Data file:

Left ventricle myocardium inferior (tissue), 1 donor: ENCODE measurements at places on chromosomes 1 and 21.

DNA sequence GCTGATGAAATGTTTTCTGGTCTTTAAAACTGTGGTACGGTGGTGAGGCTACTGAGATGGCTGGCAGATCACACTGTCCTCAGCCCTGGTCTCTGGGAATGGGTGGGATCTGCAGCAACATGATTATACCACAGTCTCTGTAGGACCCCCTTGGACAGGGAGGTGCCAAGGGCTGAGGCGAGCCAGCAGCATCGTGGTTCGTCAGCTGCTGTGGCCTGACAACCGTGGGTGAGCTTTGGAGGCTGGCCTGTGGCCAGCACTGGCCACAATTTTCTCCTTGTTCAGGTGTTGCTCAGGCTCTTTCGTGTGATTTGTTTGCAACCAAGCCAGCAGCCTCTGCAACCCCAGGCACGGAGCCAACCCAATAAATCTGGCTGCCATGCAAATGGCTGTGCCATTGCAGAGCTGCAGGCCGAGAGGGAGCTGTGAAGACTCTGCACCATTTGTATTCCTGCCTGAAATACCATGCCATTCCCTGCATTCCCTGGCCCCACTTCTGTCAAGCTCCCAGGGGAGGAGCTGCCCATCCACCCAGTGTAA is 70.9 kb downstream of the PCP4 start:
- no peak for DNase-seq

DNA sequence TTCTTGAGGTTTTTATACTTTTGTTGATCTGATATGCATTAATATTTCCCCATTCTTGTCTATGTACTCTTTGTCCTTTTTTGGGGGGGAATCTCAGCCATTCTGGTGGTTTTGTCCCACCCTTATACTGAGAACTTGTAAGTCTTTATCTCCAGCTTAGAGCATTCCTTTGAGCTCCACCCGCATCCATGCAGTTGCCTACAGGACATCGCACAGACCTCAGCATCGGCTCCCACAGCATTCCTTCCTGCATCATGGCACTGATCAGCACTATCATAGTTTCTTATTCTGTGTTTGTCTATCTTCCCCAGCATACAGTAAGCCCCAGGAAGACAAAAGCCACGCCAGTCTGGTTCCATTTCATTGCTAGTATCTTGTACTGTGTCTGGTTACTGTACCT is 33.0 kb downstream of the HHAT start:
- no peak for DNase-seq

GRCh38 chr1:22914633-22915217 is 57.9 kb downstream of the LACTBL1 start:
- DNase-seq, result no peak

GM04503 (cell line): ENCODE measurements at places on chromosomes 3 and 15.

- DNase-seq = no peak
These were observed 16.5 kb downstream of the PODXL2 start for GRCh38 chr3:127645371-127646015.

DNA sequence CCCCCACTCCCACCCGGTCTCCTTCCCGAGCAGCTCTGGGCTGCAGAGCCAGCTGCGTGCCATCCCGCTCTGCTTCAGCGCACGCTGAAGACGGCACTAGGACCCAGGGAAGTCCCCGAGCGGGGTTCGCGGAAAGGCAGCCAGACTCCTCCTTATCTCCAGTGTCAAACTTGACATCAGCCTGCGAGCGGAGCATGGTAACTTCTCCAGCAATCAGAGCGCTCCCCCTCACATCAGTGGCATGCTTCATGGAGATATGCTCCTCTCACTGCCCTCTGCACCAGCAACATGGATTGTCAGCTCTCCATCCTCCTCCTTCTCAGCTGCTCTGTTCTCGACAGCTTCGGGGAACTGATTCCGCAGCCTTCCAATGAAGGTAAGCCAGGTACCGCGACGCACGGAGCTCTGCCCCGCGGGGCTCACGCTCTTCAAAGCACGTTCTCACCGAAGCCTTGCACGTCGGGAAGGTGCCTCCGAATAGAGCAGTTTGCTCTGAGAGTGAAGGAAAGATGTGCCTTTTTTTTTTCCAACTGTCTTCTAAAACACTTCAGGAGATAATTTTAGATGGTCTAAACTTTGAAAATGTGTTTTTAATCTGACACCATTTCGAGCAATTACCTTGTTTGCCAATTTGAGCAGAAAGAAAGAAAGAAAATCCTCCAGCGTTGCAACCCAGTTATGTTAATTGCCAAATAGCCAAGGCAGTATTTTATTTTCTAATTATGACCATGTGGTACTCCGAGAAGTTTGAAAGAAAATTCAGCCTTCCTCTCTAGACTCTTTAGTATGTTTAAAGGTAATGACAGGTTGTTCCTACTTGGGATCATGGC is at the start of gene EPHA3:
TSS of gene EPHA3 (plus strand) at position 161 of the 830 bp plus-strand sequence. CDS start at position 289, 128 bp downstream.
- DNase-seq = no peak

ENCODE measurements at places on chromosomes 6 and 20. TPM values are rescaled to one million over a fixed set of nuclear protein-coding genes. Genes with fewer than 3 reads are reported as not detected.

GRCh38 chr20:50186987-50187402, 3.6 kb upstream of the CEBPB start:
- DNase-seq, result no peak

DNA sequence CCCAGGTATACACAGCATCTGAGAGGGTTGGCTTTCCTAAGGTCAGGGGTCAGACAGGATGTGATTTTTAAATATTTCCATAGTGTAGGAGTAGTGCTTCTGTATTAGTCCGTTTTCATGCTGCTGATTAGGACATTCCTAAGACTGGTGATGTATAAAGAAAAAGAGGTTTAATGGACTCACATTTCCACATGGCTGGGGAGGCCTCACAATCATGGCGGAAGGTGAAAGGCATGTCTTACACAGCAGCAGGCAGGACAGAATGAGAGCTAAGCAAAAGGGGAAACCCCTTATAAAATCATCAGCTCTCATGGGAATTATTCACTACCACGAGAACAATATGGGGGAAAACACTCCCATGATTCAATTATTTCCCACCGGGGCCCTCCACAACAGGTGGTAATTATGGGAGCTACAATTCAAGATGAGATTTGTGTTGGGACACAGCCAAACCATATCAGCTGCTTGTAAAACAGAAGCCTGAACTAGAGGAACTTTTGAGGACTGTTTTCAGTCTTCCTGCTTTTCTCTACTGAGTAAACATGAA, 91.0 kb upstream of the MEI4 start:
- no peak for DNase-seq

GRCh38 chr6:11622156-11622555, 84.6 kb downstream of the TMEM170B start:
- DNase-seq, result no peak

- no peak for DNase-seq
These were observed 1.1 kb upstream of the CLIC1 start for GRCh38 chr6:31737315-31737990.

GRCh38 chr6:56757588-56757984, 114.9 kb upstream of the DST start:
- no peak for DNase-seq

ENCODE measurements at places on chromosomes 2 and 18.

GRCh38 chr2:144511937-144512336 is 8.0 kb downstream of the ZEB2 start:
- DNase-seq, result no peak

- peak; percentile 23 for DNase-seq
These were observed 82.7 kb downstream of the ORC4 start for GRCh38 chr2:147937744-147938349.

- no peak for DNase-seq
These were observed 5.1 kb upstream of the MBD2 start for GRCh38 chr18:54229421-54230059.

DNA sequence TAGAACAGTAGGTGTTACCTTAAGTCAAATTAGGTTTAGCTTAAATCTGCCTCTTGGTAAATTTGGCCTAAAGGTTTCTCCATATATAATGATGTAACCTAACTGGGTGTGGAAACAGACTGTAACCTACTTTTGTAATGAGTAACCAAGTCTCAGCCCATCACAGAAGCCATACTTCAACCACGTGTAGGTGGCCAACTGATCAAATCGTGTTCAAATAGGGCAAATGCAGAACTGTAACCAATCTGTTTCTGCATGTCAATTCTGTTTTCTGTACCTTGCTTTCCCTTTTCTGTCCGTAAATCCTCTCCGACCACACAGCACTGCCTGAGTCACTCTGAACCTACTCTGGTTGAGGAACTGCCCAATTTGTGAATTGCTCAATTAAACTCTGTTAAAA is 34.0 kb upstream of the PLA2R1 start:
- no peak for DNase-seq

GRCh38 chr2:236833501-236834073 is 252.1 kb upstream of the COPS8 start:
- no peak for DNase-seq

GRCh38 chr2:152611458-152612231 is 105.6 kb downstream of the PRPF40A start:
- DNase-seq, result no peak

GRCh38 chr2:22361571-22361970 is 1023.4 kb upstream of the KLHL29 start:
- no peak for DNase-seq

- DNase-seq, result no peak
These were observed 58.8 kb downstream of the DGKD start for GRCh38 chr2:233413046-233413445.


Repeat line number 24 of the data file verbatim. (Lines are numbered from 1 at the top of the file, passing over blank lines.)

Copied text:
- no peak for DNase-seq